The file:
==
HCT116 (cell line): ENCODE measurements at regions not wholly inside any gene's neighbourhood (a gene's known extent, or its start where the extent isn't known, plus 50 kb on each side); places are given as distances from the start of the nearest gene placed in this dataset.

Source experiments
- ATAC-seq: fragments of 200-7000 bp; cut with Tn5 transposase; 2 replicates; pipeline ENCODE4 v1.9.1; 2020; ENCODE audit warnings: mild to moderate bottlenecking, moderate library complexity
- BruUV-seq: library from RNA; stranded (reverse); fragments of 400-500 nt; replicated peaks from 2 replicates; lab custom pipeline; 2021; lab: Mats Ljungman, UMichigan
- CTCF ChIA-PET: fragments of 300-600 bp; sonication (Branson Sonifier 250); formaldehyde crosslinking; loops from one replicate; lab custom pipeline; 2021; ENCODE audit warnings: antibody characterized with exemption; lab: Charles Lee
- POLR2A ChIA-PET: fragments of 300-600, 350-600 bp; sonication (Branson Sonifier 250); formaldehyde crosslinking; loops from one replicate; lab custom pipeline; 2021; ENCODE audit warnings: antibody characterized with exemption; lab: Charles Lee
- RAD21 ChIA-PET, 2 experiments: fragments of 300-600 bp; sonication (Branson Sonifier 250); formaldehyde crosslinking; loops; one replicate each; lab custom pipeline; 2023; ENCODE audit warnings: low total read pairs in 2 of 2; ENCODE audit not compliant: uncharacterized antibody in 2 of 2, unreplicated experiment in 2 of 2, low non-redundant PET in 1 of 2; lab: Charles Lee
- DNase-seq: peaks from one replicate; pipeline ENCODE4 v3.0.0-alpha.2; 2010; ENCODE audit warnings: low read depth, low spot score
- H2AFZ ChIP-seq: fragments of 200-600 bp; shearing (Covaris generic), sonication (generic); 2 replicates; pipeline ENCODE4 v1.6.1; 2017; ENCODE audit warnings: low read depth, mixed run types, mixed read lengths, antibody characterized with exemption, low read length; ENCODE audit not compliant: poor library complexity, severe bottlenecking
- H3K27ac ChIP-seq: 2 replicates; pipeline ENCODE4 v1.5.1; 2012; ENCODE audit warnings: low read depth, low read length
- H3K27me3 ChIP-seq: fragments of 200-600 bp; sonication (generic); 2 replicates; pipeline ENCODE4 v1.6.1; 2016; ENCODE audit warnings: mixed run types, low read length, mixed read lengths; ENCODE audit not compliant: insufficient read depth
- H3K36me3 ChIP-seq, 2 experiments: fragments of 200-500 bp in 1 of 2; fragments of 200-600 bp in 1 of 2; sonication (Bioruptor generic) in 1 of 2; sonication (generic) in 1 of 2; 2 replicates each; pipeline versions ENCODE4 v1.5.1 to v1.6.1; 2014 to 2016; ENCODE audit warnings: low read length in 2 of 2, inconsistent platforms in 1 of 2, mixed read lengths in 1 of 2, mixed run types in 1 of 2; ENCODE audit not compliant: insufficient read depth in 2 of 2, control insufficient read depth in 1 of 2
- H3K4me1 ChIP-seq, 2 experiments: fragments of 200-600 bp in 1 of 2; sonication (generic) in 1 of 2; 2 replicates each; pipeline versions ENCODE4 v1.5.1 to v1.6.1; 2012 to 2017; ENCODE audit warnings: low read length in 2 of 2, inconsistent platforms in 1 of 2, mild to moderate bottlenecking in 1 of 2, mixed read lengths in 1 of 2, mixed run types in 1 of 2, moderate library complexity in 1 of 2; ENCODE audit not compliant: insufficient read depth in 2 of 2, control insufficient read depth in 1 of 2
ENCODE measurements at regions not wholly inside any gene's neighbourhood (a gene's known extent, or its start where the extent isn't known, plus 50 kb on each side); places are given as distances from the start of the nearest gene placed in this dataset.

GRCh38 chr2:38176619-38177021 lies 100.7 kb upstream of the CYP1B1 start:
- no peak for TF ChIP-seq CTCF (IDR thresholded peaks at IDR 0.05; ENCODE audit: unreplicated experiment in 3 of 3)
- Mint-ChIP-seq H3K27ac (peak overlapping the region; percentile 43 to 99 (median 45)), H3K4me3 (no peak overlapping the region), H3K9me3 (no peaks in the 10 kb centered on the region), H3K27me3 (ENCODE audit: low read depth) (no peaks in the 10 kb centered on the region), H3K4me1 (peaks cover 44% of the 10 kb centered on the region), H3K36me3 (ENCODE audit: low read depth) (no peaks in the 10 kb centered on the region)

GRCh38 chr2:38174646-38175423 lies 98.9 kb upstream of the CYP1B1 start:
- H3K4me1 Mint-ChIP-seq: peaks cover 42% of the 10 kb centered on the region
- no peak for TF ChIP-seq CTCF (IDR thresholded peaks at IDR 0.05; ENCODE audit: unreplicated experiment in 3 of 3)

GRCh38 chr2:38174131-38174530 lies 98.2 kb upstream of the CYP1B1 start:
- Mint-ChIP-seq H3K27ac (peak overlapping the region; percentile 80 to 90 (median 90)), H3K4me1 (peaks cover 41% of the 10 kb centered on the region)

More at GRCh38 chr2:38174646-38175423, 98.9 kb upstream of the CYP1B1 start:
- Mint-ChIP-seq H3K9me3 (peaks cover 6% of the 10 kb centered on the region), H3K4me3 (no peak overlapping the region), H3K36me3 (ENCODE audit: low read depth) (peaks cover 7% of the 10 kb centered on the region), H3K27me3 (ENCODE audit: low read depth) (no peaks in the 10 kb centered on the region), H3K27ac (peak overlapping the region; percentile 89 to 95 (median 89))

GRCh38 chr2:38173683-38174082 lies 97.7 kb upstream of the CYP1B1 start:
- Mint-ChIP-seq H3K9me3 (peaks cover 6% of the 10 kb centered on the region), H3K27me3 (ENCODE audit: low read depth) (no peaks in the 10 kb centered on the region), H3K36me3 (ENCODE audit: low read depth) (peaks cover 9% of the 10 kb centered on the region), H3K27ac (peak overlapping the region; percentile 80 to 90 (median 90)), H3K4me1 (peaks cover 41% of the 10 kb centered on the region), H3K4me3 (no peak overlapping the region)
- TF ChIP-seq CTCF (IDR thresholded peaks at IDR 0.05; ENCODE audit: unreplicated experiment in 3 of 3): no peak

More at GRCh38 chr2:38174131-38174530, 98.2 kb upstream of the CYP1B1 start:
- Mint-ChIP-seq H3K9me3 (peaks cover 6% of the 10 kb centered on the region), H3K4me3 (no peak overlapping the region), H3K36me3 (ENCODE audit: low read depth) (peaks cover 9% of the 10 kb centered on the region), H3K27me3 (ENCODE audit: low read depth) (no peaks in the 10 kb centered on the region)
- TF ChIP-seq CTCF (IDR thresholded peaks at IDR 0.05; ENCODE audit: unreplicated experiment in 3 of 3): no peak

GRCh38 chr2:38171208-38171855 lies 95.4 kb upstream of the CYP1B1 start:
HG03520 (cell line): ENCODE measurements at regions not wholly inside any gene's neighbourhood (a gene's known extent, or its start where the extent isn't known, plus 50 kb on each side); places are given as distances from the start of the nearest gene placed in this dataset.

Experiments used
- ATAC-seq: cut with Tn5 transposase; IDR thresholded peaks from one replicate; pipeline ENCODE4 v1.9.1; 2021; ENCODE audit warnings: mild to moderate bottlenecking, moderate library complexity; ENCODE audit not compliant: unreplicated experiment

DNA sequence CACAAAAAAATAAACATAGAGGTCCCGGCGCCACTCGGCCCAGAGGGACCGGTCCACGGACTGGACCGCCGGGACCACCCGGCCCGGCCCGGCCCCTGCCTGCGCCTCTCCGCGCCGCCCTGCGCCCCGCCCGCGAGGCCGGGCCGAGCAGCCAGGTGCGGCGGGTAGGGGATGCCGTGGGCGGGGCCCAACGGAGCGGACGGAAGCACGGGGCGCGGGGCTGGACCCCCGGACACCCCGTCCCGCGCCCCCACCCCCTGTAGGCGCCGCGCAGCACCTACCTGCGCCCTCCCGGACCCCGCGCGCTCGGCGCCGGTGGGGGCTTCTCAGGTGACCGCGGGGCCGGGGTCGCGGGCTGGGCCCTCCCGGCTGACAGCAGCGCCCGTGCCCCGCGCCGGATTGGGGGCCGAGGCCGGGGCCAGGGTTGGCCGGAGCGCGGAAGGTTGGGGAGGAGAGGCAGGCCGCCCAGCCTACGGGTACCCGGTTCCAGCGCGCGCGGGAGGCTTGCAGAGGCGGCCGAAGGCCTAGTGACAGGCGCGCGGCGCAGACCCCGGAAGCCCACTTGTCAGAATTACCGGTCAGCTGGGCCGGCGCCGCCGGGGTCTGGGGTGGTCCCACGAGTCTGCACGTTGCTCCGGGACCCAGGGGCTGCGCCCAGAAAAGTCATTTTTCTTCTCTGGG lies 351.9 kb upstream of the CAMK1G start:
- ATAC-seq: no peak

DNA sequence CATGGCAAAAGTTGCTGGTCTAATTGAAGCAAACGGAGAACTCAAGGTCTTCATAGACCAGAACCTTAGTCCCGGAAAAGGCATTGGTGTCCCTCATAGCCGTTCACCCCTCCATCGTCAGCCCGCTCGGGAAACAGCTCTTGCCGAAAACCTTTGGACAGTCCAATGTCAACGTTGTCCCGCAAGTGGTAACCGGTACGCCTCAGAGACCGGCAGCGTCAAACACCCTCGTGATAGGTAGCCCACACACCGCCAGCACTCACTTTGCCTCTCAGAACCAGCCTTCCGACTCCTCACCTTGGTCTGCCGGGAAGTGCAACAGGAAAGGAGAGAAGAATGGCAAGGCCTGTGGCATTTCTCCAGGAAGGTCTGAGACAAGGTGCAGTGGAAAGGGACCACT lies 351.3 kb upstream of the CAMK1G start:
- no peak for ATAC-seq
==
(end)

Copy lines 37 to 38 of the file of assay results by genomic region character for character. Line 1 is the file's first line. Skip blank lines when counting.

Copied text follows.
DNA sequence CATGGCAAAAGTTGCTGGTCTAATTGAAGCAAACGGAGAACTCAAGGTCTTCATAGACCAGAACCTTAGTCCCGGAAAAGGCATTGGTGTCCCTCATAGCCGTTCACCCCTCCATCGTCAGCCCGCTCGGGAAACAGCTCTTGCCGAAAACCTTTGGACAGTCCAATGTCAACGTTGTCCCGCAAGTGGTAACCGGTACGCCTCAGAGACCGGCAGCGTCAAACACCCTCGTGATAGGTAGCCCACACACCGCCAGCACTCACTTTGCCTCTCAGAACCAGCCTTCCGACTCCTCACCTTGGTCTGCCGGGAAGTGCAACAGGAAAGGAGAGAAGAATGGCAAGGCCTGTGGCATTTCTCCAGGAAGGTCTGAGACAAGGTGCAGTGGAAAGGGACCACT lies 351.3 kb upstream of the CAMK1G start:
- no peak for ATAC-seq